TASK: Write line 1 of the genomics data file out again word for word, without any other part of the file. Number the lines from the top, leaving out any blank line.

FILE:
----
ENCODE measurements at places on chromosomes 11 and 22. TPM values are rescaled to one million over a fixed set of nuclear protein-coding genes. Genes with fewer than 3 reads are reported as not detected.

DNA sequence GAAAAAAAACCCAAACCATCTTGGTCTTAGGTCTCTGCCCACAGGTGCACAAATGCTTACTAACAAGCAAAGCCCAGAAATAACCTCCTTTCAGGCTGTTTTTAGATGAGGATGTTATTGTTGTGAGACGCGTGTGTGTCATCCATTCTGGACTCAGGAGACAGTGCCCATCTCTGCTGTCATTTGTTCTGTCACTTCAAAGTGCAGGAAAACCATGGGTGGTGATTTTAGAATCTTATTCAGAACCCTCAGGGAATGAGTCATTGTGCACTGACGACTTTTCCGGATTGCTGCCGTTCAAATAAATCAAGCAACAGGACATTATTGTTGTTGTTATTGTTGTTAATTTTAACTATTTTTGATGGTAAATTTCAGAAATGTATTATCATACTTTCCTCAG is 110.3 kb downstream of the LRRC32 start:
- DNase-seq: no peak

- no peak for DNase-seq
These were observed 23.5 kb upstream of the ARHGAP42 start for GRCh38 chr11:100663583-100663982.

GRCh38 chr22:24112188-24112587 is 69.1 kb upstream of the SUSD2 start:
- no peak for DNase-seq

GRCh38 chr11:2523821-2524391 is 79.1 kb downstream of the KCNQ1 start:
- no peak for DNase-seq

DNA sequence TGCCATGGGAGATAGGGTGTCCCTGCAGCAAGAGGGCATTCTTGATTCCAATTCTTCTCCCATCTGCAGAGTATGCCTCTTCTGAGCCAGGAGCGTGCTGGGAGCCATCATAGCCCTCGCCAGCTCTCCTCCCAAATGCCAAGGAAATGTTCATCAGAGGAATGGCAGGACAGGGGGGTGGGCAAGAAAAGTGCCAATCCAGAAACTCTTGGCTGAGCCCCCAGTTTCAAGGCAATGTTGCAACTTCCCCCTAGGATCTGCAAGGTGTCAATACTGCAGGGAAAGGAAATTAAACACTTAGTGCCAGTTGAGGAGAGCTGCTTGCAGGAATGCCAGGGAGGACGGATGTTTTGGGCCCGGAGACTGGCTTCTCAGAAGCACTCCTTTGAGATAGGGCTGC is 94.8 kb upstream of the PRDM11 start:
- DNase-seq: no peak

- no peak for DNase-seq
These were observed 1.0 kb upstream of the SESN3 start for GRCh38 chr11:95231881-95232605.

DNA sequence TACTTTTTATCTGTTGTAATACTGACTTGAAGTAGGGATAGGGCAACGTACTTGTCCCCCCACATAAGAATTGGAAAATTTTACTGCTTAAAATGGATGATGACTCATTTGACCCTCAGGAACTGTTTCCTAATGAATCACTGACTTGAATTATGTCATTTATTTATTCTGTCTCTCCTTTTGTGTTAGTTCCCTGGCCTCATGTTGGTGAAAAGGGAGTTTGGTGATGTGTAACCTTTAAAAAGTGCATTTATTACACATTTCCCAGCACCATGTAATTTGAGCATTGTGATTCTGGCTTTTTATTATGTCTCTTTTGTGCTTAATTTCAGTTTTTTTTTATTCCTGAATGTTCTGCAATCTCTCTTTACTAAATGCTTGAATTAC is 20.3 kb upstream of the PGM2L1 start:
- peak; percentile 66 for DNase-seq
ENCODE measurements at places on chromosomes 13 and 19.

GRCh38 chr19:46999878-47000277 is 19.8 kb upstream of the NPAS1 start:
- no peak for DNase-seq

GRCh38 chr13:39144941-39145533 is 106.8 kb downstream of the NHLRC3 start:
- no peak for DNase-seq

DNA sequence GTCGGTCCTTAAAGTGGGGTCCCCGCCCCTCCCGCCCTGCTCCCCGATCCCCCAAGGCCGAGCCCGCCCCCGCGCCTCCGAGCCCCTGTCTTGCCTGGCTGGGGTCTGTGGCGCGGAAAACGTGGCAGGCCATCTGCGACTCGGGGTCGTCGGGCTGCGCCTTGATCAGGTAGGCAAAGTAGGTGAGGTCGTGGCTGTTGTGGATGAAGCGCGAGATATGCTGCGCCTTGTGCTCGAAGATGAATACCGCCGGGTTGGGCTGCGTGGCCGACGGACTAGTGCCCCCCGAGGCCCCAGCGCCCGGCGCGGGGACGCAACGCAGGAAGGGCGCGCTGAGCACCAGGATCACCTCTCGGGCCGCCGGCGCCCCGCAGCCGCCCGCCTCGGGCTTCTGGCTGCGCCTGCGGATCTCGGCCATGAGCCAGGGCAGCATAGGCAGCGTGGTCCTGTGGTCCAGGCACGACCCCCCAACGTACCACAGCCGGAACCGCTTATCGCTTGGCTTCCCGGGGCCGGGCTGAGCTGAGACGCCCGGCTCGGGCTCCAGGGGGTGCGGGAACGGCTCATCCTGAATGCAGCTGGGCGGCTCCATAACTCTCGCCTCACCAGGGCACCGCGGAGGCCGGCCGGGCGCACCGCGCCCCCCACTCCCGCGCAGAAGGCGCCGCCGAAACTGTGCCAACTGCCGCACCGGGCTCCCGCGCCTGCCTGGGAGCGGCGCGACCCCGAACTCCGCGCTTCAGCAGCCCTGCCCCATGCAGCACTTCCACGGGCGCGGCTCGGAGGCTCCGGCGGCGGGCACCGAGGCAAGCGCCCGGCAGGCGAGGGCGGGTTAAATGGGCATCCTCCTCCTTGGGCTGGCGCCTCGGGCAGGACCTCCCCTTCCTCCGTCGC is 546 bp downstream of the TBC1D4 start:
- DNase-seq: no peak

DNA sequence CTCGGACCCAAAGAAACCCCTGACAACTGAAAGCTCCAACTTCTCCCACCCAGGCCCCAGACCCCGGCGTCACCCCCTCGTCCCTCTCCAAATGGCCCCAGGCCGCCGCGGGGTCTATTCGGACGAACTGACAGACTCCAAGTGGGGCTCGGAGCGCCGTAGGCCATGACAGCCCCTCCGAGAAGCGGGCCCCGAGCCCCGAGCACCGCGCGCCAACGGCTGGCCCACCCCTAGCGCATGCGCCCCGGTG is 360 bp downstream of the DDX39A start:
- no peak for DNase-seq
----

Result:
ENCODE measurements at places on chromosomes 11 and 22. TPM values are rescaled to one million over a fixed set of nuclear protein-coding genes. Genes with fewer than 3 reads are reported as not detected.